Q: Why are airborne contaminants, spills and splashes such a concern?

CW: Operating room directors and infection control specialists often assume staff members are consistently following their facility's waste disposal protocols. However, low PPE compliance during waste disposal, where a healthcare worker may be exposed to airborne contaminants, spills and splashes, can threaten safety. Most facilities aim to be meticulous about transferring waste and disposing of it safely. But even so, staff can overlook minor procedural details. Not only is this risky and costly, it is inconsistent with recommended best practices from the CDC, U.S. Occupational Safety and Health Administration, Environmental Protection Agency and Department of Transportation.

Every time healthcare workers pour fluid from an open canister into the drain, they can be exposed to airborne contaminants and possible splashback. Paired with improper personal protective equipment, or PPE, workers could be exposed to hazardous pathogens, such as Hepatitis B and HIV. Therefore, hospitals should look at their waste disposal practices and consider making some changes.

Q: What are the clinical and financial consequences of poor waste management practices?

CW: Despite annual training, research shows as many as 17 percent of waste disposal handlers do not follow proper protocols, and up to 24 percent do not wear a gown or facial protection.1 This includes not only clinical staff, but also those in environmental services. Think about it this way: What happens when a toilet flushes? Numerous studies have found aerosolized germs and fecal matter can plume as high as 15 feet from a single flush. These germs can be inhaled, swallowed and spread throughout the room, where they are further transmitted via people's hands. Unfortunately, you don't always know if a patient is infected with a bloodborne pathogen. Since not all patients have been diagnosed, waste handlers should assume that every contact with blood and bodily fluids is a potentially infectious exposure.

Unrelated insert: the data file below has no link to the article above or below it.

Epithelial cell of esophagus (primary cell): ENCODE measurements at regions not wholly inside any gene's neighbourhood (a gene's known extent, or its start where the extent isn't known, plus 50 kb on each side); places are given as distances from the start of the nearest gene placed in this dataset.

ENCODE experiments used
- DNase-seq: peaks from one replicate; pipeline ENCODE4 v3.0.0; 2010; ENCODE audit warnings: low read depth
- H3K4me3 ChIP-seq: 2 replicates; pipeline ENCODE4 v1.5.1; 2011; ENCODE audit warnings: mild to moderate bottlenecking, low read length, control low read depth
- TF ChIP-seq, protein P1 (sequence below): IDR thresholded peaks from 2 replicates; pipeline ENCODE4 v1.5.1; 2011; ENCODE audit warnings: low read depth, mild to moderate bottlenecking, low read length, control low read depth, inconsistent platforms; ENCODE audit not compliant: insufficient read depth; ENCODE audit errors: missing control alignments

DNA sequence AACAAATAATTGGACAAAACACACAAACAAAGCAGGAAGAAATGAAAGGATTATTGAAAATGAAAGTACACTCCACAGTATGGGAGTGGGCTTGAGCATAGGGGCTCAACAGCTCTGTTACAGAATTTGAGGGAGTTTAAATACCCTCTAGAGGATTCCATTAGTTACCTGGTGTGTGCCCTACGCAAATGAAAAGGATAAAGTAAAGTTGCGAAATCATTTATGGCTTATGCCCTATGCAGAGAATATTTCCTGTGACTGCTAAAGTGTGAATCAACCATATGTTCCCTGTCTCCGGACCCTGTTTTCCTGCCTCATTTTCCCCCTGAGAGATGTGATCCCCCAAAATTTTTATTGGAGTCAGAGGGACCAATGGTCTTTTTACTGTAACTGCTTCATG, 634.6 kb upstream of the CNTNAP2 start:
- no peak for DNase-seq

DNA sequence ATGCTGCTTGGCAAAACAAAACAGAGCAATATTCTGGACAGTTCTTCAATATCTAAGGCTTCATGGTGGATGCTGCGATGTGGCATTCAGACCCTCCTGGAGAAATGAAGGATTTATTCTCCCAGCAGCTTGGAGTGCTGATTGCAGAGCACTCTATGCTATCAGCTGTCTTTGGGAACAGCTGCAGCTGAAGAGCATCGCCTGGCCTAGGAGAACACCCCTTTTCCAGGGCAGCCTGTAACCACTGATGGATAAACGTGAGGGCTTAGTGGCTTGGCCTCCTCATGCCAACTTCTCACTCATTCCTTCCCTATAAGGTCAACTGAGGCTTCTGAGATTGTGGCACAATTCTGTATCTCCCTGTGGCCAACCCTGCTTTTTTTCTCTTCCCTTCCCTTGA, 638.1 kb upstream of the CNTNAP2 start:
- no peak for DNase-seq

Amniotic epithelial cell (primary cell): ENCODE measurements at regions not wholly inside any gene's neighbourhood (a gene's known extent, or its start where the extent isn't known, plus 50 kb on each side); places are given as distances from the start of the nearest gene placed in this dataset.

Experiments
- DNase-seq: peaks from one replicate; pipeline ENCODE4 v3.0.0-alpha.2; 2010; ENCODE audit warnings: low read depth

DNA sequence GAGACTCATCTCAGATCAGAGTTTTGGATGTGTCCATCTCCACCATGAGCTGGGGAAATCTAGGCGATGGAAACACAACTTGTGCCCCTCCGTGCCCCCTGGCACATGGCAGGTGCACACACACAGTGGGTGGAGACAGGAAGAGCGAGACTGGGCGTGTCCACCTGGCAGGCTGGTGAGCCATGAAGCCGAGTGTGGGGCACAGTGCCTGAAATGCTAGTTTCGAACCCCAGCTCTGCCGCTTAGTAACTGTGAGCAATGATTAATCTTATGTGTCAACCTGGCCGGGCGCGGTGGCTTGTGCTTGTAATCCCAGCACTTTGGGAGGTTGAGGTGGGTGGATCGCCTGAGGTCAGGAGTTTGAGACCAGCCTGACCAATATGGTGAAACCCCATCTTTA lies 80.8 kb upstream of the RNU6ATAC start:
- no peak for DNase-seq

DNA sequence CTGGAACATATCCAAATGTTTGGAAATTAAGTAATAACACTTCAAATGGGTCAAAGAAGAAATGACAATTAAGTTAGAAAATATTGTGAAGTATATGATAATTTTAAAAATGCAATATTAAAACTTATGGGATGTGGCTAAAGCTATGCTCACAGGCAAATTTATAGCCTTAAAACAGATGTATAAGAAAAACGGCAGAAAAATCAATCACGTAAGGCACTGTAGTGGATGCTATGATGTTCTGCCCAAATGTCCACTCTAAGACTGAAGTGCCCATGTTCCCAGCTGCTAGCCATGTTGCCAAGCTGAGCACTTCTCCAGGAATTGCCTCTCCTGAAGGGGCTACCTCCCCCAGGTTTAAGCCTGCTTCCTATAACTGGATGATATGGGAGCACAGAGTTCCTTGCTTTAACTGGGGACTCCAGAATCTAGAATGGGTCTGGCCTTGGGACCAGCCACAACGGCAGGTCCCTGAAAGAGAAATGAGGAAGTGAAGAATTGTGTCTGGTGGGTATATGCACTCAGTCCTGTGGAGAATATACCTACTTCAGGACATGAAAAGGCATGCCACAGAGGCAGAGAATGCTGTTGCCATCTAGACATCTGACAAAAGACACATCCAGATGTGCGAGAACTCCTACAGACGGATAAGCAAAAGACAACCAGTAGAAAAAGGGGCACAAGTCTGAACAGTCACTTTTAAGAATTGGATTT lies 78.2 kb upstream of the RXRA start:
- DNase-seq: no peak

In addition to the health risk, fluid waste exposure can be costly. A single exposure incident can cost up to $3,000 to cover treatment, employee time off and follow-up. Hospitals have been fined hundreds of thousands of dollars for improperly managing medical waste. In the long run, the cost and risk of staff exposure during waste disposal far outweigh the cost of prevention.